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The purpose of this study is to determine whether providing ventilatory assistance prior to umbilical cord clamping influences the occurrence of intraventricular hemorrhage (IVH) in extremely preterm (EPT) infants, compared to standard care of providing ventilatory assistance after cord clamping.


Newborns with gestational age 23 wks 0 days through 28 wks 6 days are randomized to control (delayed cord clamping for at least 30 seconds, or up to 60 seconds if breathing spontaneously, with ventilatory assistance provided after) or the VentFirst intervention (ventilatory assistance with continuous positive airway pressure or positive pressure ventilation given starting 30 seconds after birth and cord clamping at 120 seconds).

The primary outcome is lack of IVH on 7-10 day head ultrasound or death before day 7.

The study was designed to test the impact of the intervention in each of two cohorts:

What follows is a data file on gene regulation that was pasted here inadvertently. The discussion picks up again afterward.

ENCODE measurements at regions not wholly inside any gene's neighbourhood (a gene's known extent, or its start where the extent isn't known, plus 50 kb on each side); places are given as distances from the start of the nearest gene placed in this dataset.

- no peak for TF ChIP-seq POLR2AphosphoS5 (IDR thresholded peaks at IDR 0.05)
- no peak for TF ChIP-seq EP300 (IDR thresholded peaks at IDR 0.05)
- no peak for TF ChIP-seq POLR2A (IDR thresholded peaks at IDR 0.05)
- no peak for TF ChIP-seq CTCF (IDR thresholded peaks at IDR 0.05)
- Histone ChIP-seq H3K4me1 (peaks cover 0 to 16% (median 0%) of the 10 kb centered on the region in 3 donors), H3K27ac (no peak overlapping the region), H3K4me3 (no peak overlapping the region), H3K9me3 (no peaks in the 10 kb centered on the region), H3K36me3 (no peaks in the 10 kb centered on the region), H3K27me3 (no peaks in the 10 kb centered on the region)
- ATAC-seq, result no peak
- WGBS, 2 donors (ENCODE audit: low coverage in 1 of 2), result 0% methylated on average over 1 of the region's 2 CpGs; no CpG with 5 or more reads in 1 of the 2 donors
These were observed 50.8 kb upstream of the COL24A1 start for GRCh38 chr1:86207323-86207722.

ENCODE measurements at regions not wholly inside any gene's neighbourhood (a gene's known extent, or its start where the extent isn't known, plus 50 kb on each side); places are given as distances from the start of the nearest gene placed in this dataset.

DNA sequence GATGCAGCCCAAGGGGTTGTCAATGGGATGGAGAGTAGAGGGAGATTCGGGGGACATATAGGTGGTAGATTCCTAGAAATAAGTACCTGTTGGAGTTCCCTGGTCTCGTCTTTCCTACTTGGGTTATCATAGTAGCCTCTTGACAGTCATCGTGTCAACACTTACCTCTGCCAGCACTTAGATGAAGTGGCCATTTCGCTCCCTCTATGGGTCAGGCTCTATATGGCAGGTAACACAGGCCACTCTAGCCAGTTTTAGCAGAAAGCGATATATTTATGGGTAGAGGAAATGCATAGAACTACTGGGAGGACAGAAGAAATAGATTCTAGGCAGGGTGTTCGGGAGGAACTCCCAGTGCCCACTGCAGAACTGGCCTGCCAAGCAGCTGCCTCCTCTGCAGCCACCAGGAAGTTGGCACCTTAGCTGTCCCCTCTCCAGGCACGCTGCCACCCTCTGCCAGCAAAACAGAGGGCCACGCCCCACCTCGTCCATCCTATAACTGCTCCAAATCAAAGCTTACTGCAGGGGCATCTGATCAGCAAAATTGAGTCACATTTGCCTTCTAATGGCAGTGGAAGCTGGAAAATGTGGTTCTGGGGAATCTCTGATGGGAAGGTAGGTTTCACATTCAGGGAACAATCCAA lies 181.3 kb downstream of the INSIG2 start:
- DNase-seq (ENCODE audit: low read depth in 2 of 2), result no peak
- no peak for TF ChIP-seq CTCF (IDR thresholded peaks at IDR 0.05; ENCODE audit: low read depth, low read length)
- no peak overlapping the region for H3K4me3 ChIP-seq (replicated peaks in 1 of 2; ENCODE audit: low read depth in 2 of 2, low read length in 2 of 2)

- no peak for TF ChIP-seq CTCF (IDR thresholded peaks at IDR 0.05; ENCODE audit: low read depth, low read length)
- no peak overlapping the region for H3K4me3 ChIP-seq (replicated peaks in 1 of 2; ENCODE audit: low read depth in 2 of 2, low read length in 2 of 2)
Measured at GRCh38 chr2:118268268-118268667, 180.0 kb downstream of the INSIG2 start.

1. Infants not breathing well 30 seconds after birth
  2. Infants breathing well 30 seconds after birth

Randomization and analysis is stratified by gestational age category:

  1. 23 0/6 to 25 6/7 weeks' gestation
  2. 26 0/7 to 28 6/7 weeks' gestation


Intraventricular Hemorrhage, Umbilical Cord Clamping, Extremely Preterm Infants, Hemorrhage, VentFirst 120 Seconds Cord Clamping


You can join if…

  • 23 0/7 - 28 6/7 weeks' gestation at delivery

You CAN'T join if...

  • Life-threatening condition of fetus (e.g. severe hydrops, lethal chromosomal abnormality, severe congenital malformation)
  • Suspected severe fetal anemia
  • Monochorionic or monoamniotic twins
  • Multiple gestation greater than twins
  • Decision made for comfort care only
  • Medical emergency necessitating emergency delivery (e.g. complete placental abruption)
  • Obstetrician or Neonatology concern for inappropriateness of the study intervention based on maternal or fetal factors.


  • University of California, Davis
    Sacramento California 95817 United States
  • Oregon Health & Science University
    Portland Oregon 37239-0000 United States


in progress, not accepting new patients
Start Date
Completion Date
University of Virginia
Study Type
About 570 people participating
Last Updated